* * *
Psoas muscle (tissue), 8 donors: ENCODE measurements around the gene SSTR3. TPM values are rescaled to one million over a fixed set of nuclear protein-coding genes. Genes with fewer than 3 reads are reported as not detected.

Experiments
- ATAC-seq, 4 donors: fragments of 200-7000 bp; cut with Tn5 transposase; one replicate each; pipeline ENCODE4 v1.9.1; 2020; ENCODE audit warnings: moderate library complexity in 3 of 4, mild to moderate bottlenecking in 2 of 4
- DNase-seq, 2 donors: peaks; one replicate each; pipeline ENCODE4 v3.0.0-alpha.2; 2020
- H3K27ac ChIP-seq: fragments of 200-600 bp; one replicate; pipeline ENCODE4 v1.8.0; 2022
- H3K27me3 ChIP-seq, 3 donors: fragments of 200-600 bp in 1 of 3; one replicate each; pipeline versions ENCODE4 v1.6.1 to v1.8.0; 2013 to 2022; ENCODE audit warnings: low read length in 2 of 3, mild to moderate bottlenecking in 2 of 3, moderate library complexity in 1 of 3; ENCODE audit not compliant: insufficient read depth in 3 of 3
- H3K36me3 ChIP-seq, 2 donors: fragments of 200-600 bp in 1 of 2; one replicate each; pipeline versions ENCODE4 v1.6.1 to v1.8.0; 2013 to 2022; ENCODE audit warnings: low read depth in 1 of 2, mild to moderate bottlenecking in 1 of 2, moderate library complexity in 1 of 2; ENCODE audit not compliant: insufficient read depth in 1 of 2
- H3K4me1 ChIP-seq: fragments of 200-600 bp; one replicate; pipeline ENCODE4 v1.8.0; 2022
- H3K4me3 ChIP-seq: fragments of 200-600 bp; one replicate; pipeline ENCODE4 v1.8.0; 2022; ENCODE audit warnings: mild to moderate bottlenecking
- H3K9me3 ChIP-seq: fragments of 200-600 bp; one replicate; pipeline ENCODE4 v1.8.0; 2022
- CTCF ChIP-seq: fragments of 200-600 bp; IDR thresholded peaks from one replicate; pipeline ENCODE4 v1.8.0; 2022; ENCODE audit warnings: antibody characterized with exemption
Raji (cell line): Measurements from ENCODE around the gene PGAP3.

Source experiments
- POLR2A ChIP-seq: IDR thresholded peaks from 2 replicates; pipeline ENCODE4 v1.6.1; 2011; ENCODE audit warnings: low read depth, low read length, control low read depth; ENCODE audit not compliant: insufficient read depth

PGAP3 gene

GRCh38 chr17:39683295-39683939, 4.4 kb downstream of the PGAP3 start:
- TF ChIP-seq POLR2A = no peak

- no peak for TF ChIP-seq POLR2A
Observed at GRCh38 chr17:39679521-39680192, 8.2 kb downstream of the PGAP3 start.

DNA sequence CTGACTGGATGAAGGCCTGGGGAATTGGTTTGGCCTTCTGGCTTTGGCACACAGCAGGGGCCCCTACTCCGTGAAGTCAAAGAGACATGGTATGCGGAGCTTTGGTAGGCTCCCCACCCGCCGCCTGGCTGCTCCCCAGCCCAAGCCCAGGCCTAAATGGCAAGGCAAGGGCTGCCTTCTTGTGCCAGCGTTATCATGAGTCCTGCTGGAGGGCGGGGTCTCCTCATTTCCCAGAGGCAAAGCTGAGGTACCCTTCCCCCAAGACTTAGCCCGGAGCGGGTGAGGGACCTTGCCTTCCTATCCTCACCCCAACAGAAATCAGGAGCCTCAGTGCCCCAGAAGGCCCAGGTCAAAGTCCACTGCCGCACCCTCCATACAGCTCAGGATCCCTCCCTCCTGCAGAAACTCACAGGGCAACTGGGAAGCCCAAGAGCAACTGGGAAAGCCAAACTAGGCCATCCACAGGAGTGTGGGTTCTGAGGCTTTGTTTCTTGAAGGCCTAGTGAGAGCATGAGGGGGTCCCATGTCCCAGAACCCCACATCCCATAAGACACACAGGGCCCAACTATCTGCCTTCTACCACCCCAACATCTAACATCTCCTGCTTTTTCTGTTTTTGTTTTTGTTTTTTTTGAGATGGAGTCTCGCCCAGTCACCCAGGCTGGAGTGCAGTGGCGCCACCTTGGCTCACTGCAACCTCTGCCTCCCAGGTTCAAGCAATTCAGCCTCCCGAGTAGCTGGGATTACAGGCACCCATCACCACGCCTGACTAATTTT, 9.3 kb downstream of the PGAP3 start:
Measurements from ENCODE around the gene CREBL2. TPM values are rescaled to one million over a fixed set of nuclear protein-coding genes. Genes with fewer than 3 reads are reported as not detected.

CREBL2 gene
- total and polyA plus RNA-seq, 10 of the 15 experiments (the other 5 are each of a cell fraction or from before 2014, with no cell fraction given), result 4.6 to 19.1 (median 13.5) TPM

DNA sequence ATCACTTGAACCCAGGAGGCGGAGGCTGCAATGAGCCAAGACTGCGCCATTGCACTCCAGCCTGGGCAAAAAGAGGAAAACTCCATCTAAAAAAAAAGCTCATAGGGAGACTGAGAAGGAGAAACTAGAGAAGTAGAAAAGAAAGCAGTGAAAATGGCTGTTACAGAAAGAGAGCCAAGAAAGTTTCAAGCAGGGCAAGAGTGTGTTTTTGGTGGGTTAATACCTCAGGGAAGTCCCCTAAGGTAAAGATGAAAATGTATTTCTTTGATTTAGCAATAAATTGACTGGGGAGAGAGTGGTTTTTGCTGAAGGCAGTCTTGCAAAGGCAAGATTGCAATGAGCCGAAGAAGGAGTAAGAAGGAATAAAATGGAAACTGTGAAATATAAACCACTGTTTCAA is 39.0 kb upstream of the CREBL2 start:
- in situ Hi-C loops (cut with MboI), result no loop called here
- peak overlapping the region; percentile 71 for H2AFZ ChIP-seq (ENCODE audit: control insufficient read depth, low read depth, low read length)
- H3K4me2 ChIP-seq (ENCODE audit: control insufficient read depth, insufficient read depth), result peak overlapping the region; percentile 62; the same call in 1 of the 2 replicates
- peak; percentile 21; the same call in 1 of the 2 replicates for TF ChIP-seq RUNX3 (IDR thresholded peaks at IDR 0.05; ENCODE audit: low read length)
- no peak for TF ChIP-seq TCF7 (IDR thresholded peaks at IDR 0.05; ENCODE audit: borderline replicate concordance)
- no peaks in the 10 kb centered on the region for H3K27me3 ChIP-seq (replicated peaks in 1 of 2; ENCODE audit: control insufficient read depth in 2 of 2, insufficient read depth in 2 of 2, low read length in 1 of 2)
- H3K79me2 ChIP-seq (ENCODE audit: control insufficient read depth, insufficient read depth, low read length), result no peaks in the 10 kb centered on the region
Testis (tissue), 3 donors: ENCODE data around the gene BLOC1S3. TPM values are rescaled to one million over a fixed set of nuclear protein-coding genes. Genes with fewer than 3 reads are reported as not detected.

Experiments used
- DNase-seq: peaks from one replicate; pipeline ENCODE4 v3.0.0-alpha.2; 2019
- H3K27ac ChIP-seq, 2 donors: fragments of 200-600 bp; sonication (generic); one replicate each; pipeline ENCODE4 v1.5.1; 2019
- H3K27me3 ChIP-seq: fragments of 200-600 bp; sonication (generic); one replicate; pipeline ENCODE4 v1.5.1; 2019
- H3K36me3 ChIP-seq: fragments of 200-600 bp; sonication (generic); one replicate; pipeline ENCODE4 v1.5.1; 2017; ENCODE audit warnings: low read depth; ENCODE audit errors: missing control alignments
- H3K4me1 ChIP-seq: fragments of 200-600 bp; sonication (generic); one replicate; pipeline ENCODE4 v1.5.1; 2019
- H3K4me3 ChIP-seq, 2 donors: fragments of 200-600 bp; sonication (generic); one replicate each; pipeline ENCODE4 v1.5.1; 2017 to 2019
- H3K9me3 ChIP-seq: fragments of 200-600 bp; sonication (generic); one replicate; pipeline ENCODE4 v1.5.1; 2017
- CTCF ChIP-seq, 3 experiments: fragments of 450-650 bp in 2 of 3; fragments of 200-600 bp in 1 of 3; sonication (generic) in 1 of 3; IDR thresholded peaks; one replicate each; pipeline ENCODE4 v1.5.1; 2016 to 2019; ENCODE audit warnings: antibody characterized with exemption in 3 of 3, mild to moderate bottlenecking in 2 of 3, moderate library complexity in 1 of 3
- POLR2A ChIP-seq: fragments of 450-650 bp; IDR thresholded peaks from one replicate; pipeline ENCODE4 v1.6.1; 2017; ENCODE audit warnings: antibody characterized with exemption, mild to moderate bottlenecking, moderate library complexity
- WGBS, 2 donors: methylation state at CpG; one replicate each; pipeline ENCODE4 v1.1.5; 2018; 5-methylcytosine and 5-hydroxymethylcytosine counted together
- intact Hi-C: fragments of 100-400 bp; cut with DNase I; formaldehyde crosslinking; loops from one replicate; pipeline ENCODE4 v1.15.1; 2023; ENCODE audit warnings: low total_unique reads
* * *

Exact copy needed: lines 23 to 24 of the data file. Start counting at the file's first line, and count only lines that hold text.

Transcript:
- total and polyA plus RNA-seq, 10 of the 15 experiments (the other 5 are each of a cell fraction or from before 2014, with no cell fraction given), result 4.6 to 19.1 (median 13.5) TPM

DNA sequence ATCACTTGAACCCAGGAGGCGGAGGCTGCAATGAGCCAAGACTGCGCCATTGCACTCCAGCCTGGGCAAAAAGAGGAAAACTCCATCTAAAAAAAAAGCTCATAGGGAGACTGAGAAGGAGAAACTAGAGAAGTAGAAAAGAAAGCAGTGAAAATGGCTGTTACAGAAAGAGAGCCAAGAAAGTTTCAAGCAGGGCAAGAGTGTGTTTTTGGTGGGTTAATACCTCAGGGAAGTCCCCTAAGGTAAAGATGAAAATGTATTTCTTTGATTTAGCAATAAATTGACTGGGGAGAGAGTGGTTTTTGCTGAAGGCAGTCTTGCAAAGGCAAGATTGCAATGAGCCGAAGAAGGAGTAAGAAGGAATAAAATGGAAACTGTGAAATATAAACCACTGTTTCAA is 39.0 kb upstream of the CREBL2 start: